JUNE 21, 1951
HYDE PARK, Wednesday—The first thing I did Tuesday morning was to pick flowers in my garden and add them to those that had already been arranged in the house. I have some of the loveliest white roses this year. So far we have been able to control the rose bugs so that our flowers are beautiful beyond words.
I am afraid my little orange lizards have left our wooded roads for good this year. The ground is still damp and the sun was shining Tuesday morning, but none of them was out to enjoy the warmth. Their short season of life must have come to an end.
In the mail I found a most interesting speech, which was given by Miss Lillian Smith of Georgia, author of "Strange Fruit" and "Killers of the Dream." She was speaking at the commencement exercises at Kentucky State College early this month.
It is most interesting to me that even as courageous a person as Miss Smith could confidently state that in 10 years time she hoped to see segregation wiped out in the South, as well as throughout the rest of our country. She even suggests that the idea of equality among men is so much on the march throughout the world that even South Africa and some other areas of the world that have great racial prejudices are going to see these prejudices disappear.
There are a few other points she made that seem to me important enough to repeat here. "It is a very important thing for us to remember, today," she said, "that no government can make men good—even God cannot do that. What democracy can and does do is to protect men's right to make themselves as good as they want to be. No government can rid men of poverty, or of ill health, or of ignorance. What democracy does—and no other form of government has ever done more—is to protect its citizens' right to rid themselves of poverty and ill health and ignorance; and to safeguard its people's capacity for human growth." Also, she went on, "dreaming, talking, acting: this is the way that free men bring change about, whether it is change within themselves, or within their culture or laws.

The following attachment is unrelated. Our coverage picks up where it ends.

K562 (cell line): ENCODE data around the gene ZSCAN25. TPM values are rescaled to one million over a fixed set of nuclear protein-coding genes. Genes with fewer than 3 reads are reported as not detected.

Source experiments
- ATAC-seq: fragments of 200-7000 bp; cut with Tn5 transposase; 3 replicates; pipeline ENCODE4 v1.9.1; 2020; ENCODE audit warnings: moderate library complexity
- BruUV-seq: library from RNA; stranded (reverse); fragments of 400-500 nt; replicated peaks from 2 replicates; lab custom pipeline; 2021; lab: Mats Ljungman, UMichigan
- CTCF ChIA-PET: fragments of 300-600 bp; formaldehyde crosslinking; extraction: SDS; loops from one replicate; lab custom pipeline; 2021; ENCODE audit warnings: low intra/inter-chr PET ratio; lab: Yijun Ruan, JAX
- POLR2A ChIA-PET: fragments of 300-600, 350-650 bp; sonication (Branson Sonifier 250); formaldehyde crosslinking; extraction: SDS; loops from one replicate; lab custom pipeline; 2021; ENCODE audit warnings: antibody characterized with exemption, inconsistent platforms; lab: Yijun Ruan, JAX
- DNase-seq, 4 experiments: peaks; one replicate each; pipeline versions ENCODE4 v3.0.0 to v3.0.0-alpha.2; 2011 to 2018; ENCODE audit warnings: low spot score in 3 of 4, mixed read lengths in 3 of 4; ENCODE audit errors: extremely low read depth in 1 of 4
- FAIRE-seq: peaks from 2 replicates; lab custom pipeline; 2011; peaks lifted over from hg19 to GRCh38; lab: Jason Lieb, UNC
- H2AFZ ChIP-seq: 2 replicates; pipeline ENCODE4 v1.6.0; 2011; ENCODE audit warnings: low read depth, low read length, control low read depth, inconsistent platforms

"These changes taking place in the South are good news for you and me—but not for everybody. Certainly not for the politicians. The old-line politician has used racial fears so long that without this powerful weapon he feels politically castrated."
Then toward the end she encouraged the young people to make sure that on this earth we give all men "two fundamental rights of mankind: the right to grow and the right to be different; knowing that these two rights make strong, unique individuals, democracy will be cherished and made to work across the whole earth."
About this document
My Day by Eleanor Roosevelt, June 21, 1951
Digital edition created by The Eleanor Roosevelt Papers Project The George Washington University 312 Academic Building 2100 Foxhall Road, NW Washington, DC 20007
- Brick, Christopher (Editor)
- Regenhardt, Christy (Associate Editor)
- Black, Allida M. (Editor)
- Binker, Mary Jo (Associate Editor)
- Alhambra, Christopher C. (Electronic Text Editor)
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MEP edition publlished on 2008-06-30
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